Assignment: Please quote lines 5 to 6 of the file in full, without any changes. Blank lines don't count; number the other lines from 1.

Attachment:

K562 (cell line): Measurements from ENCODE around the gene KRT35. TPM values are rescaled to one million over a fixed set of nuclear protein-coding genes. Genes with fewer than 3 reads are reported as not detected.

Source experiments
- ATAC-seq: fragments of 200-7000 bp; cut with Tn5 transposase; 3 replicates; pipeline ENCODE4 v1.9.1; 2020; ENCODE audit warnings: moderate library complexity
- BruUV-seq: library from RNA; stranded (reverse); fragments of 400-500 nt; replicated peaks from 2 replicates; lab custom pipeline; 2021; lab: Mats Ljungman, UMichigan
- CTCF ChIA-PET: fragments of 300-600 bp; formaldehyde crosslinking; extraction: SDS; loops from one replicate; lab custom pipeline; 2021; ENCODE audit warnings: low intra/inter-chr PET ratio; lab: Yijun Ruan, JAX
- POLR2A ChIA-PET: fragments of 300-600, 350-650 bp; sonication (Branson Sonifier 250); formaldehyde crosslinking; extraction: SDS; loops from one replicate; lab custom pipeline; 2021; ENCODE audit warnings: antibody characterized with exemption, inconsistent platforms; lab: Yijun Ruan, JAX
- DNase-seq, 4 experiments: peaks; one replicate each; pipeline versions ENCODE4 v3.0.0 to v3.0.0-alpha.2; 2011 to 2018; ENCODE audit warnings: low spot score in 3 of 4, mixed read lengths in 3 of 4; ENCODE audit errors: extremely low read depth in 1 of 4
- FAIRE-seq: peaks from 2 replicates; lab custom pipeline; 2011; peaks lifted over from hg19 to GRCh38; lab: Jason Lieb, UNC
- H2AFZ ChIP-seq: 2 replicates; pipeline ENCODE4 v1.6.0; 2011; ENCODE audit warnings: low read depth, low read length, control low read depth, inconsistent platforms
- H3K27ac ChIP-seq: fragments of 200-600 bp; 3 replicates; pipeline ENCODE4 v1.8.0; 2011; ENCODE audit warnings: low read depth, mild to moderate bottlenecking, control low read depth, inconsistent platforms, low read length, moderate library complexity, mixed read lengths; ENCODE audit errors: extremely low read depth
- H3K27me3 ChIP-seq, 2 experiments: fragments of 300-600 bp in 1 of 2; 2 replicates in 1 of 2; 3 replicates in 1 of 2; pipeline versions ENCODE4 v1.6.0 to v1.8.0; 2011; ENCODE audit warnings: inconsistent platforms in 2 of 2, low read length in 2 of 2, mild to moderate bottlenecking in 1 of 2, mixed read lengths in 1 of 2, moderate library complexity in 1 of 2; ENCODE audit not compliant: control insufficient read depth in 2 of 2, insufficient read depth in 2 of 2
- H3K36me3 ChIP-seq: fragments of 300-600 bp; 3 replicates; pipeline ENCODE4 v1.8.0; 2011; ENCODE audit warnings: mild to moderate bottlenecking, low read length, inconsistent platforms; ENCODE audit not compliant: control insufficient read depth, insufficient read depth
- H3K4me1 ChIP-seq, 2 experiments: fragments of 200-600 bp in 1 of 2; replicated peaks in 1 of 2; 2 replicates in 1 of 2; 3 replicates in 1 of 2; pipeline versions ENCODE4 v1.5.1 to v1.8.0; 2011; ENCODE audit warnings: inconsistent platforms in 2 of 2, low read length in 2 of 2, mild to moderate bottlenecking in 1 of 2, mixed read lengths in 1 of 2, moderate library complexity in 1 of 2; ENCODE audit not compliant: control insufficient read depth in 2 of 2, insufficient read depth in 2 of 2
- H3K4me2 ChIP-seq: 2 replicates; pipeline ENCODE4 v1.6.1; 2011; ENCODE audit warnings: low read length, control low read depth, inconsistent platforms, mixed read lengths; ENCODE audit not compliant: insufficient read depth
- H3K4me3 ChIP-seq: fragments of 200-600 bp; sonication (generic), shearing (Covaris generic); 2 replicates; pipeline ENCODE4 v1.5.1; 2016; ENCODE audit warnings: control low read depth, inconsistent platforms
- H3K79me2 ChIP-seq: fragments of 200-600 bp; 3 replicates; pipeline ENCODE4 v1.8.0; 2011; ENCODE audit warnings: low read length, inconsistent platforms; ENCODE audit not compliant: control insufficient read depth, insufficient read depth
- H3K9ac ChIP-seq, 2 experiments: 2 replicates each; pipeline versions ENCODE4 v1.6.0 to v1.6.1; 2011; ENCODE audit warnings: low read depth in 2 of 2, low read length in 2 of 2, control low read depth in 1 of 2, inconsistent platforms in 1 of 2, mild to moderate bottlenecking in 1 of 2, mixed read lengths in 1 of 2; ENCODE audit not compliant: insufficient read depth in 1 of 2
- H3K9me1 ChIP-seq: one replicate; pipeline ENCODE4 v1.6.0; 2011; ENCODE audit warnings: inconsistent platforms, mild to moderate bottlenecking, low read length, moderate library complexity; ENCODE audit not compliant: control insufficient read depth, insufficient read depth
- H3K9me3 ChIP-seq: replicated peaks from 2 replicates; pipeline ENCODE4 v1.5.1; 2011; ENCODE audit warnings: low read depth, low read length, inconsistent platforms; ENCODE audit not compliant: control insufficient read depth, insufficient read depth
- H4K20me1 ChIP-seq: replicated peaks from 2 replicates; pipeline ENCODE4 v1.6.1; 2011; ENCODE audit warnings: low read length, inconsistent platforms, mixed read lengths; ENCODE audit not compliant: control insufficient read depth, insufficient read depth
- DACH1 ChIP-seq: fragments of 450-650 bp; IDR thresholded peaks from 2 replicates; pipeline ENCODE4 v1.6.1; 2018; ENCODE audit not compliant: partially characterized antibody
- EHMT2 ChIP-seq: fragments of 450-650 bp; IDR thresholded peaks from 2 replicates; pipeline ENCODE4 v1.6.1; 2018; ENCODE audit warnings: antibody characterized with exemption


- CTCF ChIA-PET: fragments of 300-600 bp; formaldehyde crosslinking; extraction: SDS; loops from one replicate; lab custom pipeline; 2021; ENCODE audit warnings: low intra/inter-chr PET ratio; lab: Yijun Ruan, JAX
- POLR2A ChIA-PET: fragments of 300-600, 350-650 bp; sonication (Branson Sonifier 250); formaldehyde crosslinking; extraction: SDS; loops from one replicate; lab custom pipeline; 2021; ENCODE audit warnings: antibody characterized with exemption, inconsistent platforms; lab: Yijun Ruan, JAX